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Local speakeasy celebrates prohibition era 100 years later

The Underground is a speakeasy bar displaying actual relics from the bootlegger era.

The year was 1919. Exactly a century ago, when hangouts and hideaways became speakeasies, otherwise known as places where you could get liquor.

"The temperance movement really did shut down the alcohol in America, so people wanted to go out, they wanted to have fun, and that's where the speakeasies really came into light," said Corbin Cacciapaglia, who manages Underground at the Mob Museum.

The Underground is a speakeasy bar displaying actual relics from the bootlegger era.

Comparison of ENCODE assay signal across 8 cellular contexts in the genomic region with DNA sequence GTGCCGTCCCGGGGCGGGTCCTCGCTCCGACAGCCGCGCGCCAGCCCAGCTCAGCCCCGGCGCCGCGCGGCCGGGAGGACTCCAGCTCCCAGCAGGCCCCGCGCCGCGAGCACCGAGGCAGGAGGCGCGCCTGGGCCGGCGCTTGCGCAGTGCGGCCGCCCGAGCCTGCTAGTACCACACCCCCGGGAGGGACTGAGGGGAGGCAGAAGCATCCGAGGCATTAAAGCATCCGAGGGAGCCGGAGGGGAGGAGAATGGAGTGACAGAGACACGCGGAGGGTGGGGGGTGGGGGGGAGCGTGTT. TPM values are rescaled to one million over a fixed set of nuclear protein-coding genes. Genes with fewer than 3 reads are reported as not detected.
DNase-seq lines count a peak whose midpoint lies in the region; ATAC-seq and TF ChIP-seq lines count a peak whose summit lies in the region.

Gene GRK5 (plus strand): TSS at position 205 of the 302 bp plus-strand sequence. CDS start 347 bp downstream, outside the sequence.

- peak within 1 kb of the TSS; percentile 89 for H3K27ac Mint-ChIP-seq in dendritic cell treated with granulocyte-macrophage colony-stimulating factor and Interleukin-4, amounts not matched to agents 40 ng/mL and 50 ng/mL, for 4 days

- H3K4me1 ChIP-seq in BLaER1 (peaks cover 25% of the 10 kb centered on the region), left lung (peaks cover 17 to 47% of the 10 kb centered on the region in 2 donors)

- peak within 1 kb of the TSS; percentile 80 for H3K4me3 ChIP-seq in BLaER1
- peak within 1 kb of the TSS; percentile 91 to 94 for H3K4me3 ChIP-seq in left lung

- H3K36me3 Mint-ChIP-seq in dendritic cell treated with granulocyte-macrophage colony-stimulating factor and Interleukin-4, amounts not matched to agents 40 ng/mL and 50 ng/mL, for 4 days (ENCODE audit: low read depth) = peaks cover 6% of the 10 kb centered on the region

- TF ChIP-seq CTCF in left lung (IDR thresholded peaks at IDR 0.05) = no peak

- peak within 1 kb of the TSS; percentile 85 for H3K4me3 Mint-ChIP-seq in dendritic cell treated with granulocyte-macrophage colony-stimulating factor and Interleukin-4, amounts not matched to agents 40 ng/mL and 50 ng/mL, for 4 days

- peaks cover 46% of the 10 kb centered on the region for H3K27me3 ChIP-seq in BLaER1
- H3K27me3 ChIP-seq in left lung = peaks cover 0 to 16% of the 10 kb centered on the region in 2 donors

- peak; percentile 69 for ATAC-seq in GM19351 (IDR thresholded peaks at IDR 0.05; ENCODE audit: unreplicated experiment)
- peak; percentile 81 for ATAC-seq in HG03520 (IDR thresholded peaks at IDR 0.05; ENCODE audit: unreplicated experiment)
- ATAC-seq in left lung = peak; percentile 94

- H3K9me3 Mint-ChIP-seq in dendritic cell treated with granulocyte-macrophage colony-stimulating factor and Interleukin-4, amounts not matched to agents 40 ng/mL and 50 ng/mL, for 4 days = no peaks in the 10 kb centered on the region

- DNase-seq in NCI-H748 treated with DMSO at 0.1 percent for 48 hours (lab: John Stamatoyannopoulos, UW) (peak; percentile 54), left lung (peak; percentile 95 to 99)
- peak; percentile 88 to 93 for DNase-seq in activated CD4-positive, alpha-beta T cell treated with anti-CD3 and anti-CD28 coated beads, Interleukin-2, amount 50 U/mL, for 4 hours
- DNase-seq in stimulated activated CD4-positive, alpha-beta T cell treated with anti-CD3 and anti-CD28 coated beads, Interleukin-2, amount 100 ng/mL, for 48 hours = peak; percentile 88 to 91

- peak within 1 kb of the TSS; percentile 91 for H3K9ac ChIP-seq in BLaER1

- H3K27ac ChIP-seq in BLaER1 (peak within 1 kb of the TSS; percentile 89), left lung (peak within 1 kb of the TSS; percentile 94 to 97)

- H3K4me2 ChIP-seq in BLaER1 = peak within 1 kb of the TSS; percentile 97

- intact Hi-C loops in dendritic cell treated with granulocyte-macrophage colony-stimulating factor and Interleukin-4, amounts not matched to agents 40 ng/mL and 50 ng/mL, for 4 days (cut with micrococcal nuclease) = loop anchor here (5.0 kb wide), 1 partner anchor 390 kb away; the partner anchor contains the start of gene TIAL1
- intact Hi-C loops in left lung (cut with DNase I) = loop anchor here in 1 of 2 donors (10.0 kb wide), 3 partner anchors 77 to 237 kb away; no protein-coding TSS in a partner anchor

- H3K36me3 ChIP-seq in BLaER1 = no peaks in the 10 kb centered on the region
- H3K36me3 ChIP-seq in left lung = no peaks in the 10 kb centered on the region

"These were the roaring '20s. The Charleston started off that way. The biggest dancing crazes. They also had 24-hour dancing marathons," said Cacciapaglia.

There's also a still and typical drinks served, like the Old Fashioned and the Bees Knees.

Some arrive as they would in the 1920s, for example, hidden in a book -- the inside is cut out in the shape of a flask.

Corbin says it's when mixed drinks became popular, the sweet additives softening the bite of so-called bathtub gins which often tasted, well, bad.

“Moonshines were just essentially grain alcohol that was distilled really, really high proofs just to get people drunk so you wouldn't really know what's going on,” said Cacciapaglia.

The era also coincided with the rise of gangsters. In fact, many speakeasies were run by either mobsters and politicians.

"The mobsters generally speaking were considered civil heroes. They were giving people what they wanted," said Cacciapaglia.

Fast forward 100 years. Speakeasies are popular once again. Not so much for the access to liquor, but for their rich history, and what they represent.

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